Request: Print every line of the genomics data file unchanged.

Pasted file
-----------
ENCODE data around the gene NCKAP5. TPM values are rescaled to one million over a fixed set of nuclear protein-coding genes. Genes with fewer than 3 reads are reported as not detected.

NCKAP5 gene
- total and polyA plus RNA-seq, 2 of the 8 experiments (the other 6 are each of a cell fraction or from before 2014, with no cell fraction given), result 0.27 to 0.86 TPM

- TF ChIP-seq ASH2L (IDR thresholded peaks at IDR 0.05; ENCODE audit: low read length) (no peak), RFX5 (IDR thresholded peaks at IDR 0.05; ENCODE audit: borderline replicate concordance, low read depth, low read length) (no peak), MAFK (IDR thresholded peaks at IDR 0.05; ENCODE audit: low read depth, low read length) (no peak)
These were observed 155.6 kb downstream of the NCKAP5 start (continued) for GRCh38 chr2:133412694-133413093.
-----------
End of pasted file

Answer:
ENCODE data around the gene NCKAP5. TPM values are rescaled to one million over a fixed set of nuclear protein-coding genes. Genes with fewer than 3 reads are reported as not detected.

NCKAP5 gene
- total and polyA plus RNA-seq, 2 of the 8 experiments (the other 6 are each of a cell fraction or from before 2014, with no cell fraction given), result 0.27 to 0.86 TPM

- TF ChIP-seq ASH2L (IDR thresholded peaks at IDR 0.05; ENCODE audit: low read length) (no peak), RFX5 (IDR thresholded peaks at IDR 0.05; ENCODE audit: borderline replicate concordance, low read depth, low read length) (no peak), MAFK (IDR thresholded peaks at IDR 0.05; ENCODE audit: low read depth, low read length) (no peak)
These were observed 155.6 kb downstream of the NCKAP5 start (continued) for GRCh38 chr2:133412694-133413093.